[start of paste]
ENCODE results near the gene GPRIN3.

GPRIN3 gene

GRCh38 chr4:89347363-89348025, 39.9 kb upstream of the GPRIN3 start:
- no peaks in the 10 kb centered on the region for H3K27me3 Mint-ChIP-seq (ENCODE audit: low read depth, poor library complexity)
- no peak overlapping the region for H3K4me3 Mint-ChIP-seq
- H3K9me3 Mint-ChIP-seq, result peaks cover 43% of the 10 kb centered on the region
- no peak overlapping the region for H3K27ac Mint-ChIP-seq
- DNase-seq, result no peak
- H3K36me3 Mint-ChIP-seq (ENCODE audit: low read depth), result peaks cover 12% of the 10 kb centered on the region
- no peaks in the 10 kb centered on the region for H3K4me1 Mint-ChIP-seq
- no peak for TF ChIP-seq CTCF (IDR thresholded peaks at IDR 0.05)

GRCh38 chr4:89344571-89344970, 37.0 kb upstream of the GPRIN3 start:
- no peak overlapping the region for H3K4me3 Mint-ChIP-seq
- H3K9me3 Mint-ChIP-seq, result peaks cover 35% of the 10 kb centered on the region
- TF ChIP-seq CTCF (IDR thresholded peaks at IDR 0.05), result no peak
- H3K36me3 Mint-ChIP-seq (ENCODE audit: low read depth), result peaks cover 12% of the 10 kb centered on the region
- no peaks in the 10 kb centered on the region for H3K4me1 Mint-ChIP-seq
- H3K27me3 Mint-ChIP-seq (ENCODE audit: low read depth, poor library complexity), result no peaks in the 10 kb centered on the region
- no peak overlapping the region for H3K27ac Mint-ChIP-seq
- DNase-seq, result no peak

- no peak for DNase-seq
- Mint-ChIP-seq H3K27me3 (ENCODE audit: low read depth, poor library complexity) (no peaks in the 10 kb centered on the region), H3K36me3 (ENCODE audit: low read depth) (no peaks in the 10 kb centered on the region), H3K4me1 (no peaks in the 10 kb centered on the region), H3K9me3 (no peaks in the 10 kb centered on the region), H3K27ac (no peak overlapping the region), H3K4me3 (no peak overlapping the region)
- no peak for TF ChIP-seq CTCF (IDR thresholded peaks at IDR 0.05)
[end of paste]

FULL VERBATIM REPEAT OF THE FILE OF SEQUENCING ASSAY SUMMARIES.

ENCODE results near the gene GPRIN3.

GPRIN3 gene

GRCh38 chr4:89347363-89348025, 39.9 kb upstream of the GPRIN3 start:
- no peaks in the 10 kb centered on the region for H3K27me3 Mint-ChIP-seq (ENCODE audit: low read depth, poor library complexity)
- no peak overlapping the region for H3K4me3 Mint-ChIP-seq
- H3K9me3 Mint-ChIP-seq, result peaks cover 43% of the 10 kb centered on the region
- no peak overlapping the region for H3K27ac Mint-ChIP-seq
- DNase-seq, result no peak
- H3K36me3 Mint-ChIP-seq (ENCODE audit: low read depth), result peaks cover 12% of the 10 kb centered on the region
- no peaks in the 10 kb centered on the region for H3K4me1 Mint-ChIP-seq
- no peak for TF ChIP-seq CTCF (IDR thresholded peaks at IDR 0.05)

GRCh38 chr4:89344571-89344970, 37.0 kb upstream of the GPRIN3 start:
- no peak overlapping the region for H3K4me3 Mint-ChIP-seq
- H3K9me3 Mint-ChIP-seq, result peaks cover 35% of the 10 kb centered on the region
- TF ChIP-seq CTCF (IDR thresholded peaks at IDR 0.05), result no peak
- H3K36me3 Mint-ChIP-seq (ENCODE audit: low read depth), result peaks cover 12% of the 10 kb centered on the region
- no peaks in the 10 kb centered on the region for H3K4me1 Mint-ChIP-seq
- H3K27me3 Mint-ChIP-seq (ENCODE audit: low read depth, poor library complexity), result no peaks in the 10 kb centered on the region
- no peak overlapping the region for H3K27ac Mint-ChIP-seq
- DNase-seq, result no peak

- no peak for DNase-seq
- Mint-ChIP-seq H3K27me3 (ENCODE audit: low read depth, poor library complexity) (no peaks in the 10 kb centered on the region), H3K36me3 (ENCODE audit: low read depth) (no peaks in the 10 kb centered on the region), H3K4me1 (no peaks in the 10 kb centered on the region), H3K9me3 (no peaks in the 10 kb centered on the region), H3K27ac (no peak overlapping the region), H3K4me3 (no peak overlapping the region)
- no peak for TF ChIP-seq CTCF (IDR thresholded peaks at IDR 0.05)